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Ann Epidemiol. 2009 May;19(5):316-22. doi: 10.1016/j.annepidem.2009.01.001. Epub 2009 Feb 20.

The effect of a physical activity intervention on bias in self-reported activity.

Author information

1
Department of Epidemiology, University of North Carolina, Chapel Hill, NC 27599, USA. dtaber@email.unc.edu

Abstract

PURPOSE:

A positive outcome in self-reported behavior could be detected erroneously if an intervention caused over-reporting of the targeted behavior. Data collected from a multi-site randomized trial were examined to determine if adolescent girls who received a physical activity intervention over-reported their activity more than girls who received no intervention.

METHODS:

Activity was measured using accelerometers and self-reports (3-Day Physical Activity Recall, 3DPAR) in cross-sectional samples preintervention (6th grade, n = 1,464) and post-intervention (8th grade, n = 3,114). Log-transformed accelerometer minutes were regressed on 3DPAR blocks, treatment group, and their interaction, while adjusting for race, body mass index, and timing of data collection.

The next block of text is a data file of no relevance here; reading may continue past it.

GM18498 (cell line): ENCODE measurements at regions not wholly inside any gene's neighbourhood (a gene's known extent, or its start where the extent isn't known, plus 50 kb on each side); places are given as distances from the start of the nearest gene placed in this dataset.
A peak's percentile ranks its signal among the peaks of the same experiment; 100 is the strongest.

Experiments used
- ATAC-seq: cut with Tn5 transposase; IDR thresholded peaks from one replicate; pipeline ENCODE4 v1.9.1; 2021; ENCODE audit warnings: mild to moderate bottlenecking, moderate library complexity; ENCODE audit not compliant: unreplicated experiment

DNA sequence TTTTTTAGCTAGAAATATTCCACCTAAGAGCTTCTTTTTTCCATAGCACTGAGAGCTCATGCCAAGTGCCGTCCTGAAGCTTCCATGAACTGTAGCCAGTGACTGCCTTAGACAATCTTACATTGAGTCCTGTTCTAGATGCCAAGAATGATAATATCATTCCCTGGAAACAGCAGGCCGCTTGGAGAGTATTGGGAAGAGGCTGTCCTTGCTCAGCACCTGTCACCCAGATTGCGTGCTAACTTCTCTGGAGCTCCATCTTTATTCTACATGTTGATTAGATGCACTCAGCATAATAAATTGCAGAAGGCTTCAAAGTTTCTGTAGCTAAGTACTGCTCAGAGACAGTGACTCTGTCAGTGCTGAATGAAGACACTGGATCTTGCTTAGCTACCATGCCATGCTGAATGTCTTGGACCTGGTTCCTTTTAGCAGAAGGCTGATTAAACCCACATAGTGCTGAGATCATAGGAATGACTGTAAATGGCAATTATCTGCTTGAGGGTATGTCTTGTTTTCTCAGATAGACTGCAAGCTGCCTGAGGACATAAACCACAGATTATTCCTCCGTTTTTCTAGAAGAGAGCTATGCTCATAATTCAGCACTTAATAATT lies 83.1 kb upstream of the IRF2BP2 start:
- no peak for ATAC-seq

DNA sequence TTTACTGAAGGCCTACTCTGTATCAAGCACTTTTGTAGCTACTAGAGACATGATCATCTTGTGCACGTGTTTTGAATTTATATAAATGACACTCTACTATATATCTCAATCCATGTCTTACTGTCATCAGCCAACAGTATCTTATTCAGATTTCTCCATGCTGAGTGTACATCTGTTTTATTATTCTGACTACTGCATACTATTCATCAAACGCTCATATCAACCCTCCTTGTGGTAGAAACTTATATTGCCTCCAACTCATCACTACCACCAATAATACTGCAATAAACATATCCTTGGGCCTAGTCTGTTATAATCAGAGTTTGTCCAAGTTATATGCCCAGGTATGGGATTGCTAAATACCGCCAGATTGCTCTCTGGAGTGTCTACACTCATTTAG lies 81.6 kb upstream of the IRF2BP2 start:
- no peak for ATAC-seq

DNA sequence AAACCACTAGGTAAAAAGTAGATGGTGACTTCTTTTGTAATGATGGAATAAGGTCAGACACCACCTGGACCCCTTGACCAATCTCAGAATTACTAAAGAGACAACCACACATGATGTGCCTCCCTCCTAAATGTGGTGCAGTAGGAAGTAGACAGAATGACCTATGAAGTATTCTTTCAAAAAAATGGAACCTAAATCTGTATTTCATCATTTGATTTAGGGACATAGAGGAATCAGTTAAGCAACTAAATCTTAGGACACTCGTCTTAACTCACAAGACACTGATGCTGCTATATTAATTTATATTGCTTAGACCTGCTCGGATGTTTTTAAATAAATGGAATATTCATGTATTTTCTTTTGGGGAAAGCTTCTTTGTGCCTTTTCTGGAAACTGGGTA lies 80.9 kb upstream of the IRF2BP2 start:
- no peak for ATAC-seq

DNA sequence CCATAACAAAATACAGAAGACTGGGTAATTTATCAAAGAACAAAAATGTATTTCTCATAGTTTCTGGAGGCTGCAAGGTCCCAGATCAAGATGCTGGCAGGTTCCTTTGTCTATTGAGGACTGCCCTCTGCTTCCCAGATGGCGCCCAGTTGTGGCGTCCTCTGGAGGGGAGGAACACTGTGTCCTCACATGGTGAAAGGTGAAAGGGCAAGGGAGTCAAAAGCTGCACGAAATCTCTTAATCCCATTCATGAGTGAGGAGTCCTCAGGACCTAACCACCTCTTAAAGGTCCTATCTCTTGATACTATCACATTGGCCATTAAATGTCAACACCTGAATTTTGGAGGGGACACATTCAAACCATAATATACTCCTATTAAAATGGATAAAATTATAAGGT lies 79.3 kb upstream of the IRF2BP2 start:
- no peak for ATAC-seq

RESULTS:

Preintervention, the association between measures did not differ between groups, but post-intervention 3DPAR blocks were associated with fewer log-accelerometer minutes of moderate-vigorous physical activity (MVPA) in intervention girls than in control girls (p = 0.002). The group difference was primarily in the upper 15% of the 3DPAR distribution, where control girls had >1.7 more accelerometer minutes of MVPA than intervention girls who reported identical activity levels. Group differences in this subsample were 8.5%-16.2% of the mean activity levels; the intervention was powered to detect a difference of 10%.

CONCLUSION:

Self-report measures should be interpreted with caution when used to evaluate a physical activity intervention.

PMID:
19230711
PMCID:
PMC2746093
DOI:
10.1016/j.annepidem.2009.01.001
[Indexed for MEDLINE]
Free PMC Article
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